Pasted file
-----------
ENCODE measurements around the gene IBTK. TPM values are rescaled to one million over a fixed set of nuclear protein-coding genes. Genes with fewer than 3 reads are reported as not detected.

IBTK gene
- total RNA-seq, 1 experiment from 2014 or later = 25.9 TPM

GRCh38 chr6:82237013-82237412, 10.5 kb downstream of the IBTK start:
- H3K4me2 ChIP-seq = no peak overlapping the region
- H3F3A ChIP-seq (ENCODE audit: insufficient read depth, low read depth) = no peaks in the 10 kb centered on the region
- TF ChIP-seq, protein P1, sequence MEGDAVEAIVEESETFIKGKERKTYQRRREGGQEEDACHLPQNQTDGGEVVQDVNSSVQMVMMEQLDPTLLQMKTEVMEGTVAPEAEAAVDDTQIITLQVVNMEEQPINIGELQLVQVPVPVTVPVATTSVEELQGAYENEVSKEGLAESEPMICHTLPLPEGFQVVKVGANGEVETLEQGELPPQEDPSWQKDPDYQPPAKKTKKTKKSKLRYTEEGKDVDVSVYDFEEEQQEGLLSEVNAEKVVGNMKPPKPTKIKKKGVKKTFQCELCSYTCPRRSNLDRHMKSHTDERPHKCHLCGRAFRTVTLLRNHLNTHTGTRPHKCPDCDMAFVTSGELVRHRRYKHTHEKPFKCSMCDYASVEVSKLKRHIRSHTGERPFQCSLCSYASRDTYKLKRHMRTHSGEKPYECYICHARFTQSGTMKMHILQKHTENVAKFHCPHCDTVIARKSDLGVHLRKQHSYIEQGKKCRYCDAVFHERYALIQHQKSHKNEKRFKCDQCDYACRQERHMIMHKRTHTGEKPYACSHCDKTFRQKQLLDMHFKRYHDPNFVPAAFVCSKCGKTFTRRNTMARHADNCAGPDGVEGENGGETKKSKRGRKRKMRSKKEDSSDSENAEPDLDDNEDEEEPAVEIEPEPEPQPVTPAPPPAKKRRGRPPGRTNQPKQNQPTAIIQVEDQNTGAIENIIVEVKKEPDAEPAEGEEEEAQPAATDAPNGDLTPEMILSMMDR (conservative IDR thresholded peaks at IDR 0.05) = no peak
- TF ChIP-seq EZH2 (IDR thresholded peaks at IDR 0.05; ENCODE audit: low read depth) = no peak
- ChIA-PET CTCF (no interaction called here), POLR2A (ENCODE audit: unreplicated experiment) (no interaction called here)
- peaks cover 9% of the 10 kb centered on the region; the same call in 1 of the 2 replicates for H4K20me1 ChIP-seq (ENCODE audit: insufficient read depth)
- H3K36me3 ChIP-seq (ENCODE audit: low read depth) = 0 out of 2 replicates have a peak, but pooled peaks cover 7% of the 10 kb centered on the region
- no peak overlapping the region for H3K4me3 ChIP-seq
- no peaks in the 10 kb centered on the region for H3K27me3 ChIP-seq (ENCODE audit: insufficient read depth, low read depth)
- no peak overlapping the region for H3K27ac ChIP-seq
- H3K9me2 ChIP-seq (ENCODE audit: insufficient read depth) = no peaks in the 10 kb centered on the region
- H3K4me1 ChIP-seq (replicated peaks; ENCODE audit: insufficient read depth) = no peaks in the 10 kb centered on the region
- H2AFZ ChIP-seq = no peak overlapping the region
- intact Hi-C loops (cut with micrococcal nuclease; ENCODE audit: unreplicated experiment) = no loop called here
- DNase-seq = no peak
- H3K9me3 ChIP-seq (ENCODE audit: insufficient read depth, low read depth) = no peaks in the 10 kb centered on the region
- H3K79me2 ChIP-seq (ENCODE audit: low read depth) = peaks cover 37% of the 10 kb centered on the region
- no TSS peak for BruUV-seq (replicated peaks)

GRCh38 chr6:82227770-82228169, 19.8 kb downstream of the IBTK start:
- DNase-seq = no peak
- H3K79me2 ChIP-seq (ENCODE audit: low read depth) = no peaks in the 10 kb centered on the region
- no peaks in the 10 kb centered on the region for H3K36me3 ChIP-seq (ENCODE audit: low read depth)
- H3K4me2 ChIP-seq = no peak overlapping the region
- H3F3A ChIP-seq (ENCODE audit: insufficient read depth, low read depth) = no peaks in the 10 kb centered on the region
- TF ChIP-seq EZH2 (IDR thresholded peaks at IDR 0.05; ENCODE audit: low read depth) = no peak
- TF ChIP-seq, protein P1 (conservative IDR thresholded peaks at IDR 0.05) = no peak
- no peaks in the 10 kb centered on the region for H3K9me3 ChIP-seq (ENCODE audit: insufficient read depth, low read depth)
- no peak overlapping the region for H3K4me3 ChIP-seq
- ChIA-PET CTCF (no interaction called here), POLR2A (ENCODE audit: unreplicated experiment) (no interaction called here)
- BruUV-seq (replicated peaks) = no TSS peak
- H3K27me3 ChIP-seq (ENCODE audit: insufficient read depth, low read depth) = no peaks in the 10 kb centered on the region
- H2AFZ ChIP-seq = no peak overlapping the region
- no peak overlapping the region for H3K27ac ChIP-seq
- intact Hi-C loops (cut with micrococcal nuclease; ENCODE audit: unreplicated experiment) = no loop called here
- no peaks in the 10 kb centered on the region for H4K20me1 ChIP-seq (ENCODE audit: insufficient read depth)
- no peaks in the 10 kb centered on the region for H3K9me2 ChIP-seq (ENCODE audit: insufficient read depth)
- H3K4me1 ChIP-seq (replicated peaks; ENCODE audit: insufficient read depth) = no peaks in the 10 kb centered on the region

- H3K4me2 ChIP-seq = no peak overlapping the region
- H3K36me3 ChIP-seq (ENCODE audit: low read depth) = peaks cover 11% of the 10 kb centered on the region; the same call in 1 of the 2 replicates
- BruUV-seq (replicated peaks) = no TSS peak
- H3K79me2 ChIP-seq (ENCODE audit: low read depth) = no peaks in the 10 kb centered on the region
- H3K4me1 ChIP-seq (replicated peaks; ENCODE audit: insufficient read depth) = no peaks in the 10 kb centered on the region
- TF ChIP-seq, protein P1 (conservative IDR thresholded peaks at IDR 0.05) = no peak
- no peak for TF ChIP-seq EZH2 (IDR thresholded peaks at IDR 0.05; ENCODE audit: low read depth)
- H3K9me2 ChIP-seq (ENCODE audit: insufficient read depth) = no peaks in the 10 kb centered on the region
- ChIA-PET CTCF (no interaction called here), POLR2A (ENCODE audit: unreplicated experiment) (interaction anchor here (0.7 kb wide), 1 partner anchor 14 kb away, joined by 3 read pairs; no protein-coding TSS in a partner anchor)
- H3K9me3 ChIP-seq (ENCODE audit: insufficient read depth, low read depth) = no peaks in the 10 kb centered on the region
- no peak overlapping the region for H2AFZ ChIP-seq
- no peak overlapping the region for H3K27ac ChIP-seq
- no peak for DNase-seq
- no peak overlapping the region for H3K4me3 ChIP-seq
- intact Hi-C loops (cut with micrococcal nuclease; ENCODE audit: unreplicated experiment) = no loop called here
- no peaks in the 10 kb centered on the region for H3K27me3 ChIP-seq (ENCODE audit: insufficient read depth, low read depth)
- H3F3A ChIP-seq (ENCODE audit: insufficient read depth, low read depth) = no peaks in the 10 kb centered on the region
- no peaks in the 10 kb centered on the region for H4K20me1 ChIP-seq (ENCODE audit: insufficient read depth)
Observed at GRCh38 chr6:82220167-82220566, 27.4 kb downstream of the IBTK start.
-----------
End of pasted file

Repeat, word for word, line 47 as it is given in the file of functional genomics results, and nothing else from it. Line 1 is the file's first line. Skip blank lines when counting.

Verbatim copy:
- TF ChIP-seq, protein P1 (conservative IDR thresholded peaks at IDR 0.05) = no peak